Miller back in the fold and going for gold

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By Brian Homewood

KITZBUEHEL, Austria (Reuters) - The words 'safe' and 'Bode Miller' are not usually found in the same sentence but the world's most controversial ski racer believes they should be.

Having been reconciled with the United States team after his acrimonious split in 2007, the 32-year-old Miller, who many believed was about to quit at the end of last season, appears ready for a surprise assault on an Olympic gold medal in a bid to fill the only gap in his impressive trophy cabinet.

Miller, who once infuriated U.S. officials by admitting that he had skied while "wasted," showed his credentials 11 days ago in Wengen when he won the super-combined to claim his 32nd World Cup win and his first for nearly two years.

Since then, he has threatened to add to his tally without quite delivering.

The day after his win, he was on the point of taking the lead in the downhill when he crashed in sight of the finish.

A week later, he was among the best in training for the Hahnenkamm downhill in Kitzbuehel and, in the race itself on Saturday, led at the top of the course before losing time lower down and finishing ninth.

"The goal this season was to be strong for Wengen and Kitzbuehel, then peak at the Olympics," Miller told the U.S. ski team's website ( before Kitzbuehel.

"I feel like I have a setup now in all four events where I can be a threat to win and be on the podium. It's been a long time since I really felt like that."


After his win in Wengen, however, he was keen to emphasize his prudent side.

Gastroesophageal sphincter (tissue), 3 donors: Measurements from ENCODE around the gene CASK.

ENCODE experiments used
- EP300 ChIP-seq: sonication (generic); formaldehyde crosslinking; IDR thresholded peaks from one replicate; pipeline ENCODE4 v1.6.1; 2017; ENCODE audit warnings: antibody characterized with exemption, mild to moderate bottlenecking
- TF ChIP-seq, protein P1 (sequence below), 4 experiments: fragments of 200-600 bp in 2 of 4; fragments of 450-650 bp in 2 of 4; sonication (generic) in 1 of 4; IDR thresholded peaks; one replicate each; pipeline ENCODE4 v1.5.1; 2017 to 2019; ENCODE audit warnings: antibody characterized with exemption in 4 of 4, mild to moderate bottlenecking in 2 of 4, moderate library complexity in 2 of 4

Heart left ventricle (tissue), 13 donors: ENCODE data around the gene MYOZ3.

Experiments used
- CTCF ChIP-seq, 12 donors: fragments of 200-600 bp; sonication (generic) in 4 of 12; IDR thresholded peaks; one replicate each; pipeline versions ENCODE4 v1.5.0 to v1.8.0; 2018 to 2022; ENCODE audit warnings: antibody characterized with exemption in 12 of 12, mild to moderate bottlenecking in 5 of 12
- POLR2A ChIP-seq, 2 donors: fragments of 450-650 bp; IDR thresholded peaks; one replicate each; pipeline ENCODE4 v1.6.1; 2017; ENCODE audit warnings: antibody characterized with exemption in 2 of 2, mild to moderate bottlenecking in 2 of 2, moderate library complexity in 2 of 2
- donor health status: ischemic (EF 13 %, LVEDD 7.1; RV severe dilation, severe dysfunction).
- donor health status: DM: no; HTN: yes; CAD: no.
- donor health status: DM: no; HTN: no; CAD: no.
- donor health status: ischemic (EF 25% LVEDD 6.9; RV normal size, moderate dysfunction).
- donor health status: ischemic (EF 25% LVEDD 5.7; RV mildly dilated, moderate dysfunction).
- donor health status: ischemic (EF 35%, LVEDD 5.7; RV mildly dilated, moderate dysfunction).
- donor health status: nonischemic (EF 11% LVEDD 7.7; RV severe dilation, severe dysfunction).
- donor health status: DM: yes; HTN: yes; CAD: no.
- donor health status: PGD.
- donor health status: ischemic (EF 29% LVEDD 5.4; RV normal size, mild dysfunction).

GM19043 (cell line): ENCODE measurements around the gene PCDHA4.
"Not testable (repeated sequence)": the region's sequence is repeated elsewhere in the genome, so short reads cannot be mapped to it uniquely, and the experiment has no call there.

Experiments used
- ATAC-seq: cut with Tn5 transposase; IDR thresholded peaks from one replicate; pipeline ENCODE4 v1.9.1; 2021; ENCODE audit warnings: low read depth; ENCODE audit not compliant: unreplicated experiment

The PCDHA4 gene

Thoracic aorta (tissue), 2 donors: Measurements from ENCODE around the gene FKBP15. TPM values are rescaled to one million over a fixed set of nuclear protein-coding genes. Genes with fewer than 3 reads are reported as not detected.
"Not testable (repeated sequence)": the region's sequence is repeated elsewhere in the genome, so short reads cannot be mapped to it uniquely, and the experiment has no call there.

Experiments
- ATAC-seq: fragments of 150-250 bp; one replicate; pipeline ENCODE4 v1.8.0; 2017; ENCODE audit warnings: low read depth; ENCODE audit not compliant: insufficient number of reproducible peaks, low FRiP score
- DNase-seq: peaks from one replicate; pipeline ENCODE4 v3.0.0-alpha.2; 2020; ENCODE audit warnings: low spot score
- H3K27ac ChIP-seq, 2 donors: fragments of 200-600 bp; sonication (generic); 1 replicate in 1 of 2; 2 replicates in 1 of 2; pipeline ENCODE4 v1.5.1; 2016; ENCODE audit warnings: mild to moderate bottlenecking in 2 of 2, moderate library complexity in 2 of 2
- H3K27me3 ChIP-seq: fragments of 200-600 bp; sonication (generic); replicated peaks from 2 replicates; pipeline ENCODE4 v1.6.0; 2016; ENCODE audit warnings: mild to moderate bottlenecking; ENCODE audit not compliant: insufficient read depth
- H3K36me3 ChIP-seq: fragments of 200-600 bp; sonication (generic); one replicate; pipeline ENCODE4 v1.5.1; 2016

"I always feel I'm a pretty smart skier," he said. "I make mistakes but there are reasons I have started 400 World Cup races and never had a serious injury.

"It's not a coincidence that I've had the longest sequence of World Cup races in the world."

Well known for letting his hair down, Miller shrugged off criticism of his failure to win a medal in five attempts in Turin four years ago by saying he had got to party Olympic style, which embarrassed the International Olympic Committee (IOC) and drew the wrath of U.S. officials.

In an interview with American television program 60 Minutes, Miller shocked officials when he admitted to skiing "wasted," then courted more controversy when he said he was in favor of liberalizing anti-doping rules.


Miller further strained his relationship with the U.S. ski team when he insisted on traveling the World Cup circuit in his own motor home which became known as the "Bode-mobile."

His wilder excesses may now have been curbed after he recently became a father.

Miller, who managed two silver medals in Salt Lake City in 2002, has competed in the World Cup every season since 1997/98 despite his run-ins with the U.S. team, the International Ski Federation (FIS) and the IOC.

Last season, however, Miller struggled with injuries and failed to win a World Cup race for the first time since 2002. He did not compete in the final month of the season, triggering talk that he was considering retirement.

Instead, he made up with the U.S. team in September and, despite continuing problems from an ankle injury suffered in a team volleyball match in Val d'Isere which caused him to miss Sunday's slalom in Kitzbuehel, has become a contender for next month's Olympics.

"This is a great time of year to be moving forward," Miller said. "Normally at this time of year, I'm moving backwards."

(Editing by Clare Fallon)